Eventually, from a single idea (a simple to-do list application), our hypothetical newbie web app developer could eventually learn from the individual steps listed above:
- Skeleton UI - HTML
- Styling of UI - CSS
- Making the webpage dynamic - JS
- Saving the listed items - NodeJS, Express, SQL (or some other database query language, e.g. MongoDB)
By keeping their goals in mind, they have not only built the app that they had in mind, but they've also learned quite a few fundamental skills along the way.
Could they have taken a different approach, with a different tech stack? Absolutely. They are still learning the fundamentals of the development process, however, which is ultimately the most beneficial thing.
This brings us to another important point...
But What If It's Not Perfect?
I must admit, I can be a bit of a perfectionist at times, and while this has been beneficial in many ways, it can also have many detrimental side effects. One of the most relevant to this discussion, is that, very much like the pressure from a lack of concrete direction, a pressure towards perfectionism can also result in the grinding of true productivity to a halt.
If a code is never shipped, does it truly matter if its becoming increasingly more perfect?
This point is relevant to the discussion, because people will often anguish over a particular point of deciding the method by which they will reach one of their particular goals in a project. This is often times the result of, once again, too many options.
Don't Anguish Over Finding A Perfect Tech Stack
I hope this example shows you that you should try your best to not labor over such things, especially when you are starting out. There will be time and a place to learn different frameworks for different projects. For any particular project, however, I think it is important that you try to police your thoughts before they snowball out of control. In over to overcome such issues and the anxiety that come with them.
The Minimum Viable Product
I think we can borrow a term from the software industry, and focus at first on the minimum viable product (MVP) . There is always time to make a project better after it is initially shared with the world.
Be Content With Imperfection With Constant Improvement
I would like to also point out that the principle that you shouldn't get bogged down by the strive for perfection can also pertain to the self as well. For example, I remember many times during my early years of coding that I felt like I couldn't forget anything, and that everything I did needed be perfect. If I didn't remember something, clearly I needed to go over yet another tutorial or re-read a chapter in a book that I had just read a few weeks before. This urge to hold myself to such a unrealistic standard resulted being unproductive, increased my anxiety, and reinforced my imposter syndrome.
The pursuit of absolute perfection, either in the building of a project or in the development of the self, is a foolhardy venture. It is important that we always try to better ourselves, to learn and grow, but we must consciously realize that we will never reach some ultimate self or produce some ultimate project. We must be willing to forgive imperfections, and get fulfillment in the constant journey of improvement .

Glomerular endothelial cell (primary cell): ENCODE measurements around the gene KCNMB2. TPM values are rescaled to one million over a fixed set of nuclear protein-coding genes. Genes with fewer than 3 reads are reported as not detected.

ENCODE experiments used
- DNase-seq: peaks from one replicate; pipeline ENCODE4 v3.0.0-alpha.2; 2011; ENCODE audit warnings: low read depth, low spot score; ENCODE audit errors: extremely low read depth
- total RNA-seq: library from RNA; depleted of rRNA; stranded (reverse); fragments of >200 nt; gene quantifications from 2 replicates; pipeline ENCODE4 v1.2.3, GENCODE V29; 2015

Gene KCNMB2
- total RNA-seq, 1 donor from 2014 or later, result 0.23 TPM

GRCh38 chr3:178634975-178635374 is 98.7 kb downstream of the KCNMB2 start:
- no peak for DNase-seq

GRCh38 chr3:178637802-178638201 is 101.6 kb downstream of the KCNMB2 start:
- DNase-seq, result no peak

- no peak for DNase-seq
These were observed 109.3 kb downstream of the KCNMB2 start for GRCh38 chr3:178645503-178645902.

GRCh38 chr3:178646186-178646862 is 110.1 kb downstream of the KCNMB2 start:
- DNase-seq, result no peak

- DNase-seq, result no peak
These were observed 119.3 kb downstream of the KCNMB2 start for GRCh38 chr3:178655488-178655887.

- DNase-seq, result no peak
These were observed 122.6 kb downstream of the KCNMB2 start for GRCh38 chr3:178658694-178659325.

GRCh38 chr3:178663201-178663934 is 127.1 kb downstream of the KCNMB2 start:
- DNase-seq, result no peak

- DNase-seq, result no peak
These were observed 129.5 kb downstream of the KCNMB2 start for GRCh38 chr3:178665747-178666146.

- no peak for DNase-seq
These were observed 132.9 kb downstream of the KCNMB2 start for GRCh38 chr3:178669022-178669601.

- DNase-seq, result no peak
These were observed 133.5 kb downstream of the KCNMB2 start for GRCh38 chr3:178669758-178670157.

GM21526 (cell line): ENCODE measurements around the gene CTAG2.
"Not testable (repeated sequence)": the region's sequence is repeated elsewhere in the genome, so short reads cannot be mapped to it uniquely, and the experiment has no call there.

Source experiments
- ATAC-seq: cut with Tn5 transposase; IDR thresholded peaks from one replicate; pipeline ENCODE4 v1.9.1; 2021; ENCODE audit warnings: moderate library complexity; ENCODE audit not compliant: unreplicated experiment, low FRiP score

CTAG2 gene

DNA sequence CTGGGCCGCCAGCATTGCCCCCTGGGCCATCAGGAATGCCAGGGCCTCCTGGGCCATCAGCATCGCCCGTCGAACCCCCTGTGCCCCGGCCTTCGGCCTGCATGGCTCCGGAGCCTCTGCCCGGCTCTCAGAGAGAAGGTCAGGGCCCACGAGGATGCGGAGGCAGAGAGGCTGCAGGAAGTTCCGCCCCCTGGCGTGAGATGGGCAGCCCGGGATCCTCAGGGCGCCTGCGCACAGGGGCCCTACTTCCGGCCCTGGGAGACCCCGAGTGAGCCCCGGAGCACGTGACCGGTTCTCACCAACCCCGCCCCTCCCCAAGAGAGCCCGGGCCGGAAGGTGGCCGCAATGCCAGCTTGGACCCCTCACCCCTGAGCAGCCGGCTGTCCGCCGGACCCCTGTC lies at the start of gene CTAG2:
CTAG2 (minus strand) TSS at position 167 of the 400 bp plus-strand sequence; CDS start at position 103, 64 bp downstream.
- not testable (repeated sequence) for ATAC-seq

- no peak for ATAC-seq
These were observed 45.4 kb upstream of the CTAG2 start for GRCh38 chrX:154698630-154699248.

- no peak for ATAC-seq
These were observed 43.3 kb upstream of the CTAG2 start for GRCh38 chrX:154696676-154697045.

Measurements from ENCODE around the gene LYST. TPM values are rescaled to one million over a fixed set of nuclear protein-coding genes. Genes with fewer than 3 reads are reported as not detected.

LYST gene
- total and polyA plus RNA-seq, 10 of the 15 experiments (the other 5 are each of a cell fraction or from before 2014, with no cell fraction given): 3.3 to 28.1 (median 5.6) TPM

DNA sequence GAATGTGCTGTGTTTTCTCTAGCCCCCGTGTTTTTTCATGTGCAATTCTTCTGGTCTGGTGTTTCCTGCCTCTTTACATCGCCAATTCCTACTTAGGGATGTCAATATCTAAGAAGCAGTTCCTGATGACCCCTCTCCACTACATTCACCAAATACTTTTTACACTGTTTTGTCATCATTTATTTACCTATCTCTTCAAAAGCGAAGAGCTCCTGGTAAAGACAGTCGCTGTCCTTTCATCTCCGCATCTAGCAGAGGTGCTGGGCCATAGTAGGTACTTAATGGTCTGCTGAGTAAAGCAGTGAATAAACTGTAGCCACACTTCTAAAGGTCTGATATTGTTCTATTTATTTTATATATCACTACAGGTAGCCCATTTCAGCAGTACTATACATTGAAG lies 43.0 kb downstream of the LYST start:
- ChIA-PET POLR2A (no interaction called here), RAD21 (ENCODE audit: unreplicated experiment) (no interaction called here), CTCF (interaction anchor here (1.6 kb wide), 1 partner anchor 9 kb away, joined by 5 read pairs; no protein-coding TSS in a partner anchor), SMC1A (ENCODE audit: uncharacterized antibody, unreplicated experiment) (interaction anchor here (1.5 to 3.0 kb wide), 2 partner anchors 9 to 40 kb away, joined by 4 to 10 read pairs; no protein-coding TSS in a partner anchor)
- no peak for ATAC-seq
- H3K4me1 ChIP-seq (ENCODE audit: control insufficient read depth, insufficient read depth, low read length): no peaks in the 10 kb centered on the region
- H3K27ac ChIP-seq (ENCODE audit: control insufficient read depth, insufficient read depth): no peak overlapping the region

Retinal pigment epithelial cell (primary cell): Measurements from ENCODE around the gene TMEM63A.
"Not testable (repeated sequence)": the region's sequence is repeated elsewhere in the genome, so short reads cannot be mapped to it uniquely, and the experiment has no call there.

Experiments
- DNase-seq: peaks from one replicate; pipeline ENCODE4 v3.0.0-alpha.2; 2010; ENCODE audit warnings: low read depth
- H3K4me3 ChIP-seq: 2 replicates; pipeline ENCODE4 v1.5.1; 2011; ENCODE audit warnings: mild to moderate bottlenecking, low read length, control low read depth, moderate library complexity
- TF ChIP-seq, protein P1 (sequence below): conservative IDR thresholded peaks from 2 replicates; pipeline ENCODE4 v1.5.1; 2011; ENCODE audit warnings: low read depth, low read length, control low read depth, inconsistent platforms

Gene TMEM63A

Don't overthink the process. Focus on your goals. Forgive imperfections. Finally...
Focus On Fundamentals First
This is analogous to the MVP concept, where you should produce the smallest, most basic, useable component first. In this case, you are the project, and those learning those basic fundamentals would be considered producing your MVP. Do those fundamentals necessarily make you job ready, or do they necessarily complete your first big project? No, but they are undoubtedly going to provide the foundation on which you continue to build upon.
These basic concepts also provide a language so that you can more readily think about the task at hand, or any future project. This makes our recursive productivity function that I introduced earlier an easier process. Our fundamentals are provide a conceptual language with which we can start to understand the vague ideas that exist at the beginning of the development process.
I realize that this blog post may seem a bit simplistic, or perhaps even a bit vague. In a way, that is intentional, as I think the best method by which one goes about learning and producing will be incredibly dependent on the personality of the individual in question and the problem at hand.
That being said, I do believe that the main takeaways from this post can be applied almost universally as a kind of basic problem solving toolbox:
- Use a recursive productivity function to break down larger problems or goals into smaller ones. Continue until the step your first (or next) step you are to take seems almost trivial.
- Stay focused on the minimum viable product as a first attempt, being weary of the tendency for perfectionism. Always work towards improvement, but realize that perfection is never truly obtainable.
- Focus on the fundamentals first . Learn the basic language and concept with which you will be working. Build on that foundation, but always keep those fundamentals in view, allowing you to steel yourself against mind clutter and keep yourself grounded. They provide a basic vocabulary and grammar with which you can start to parse vague goals, improving our efficiency as problem solvers.
With that, I will end this post, and I hope this has been helpful. Depending on interest, I may write more on this subject and turn this topic into a short series.
Take care, and happy coding!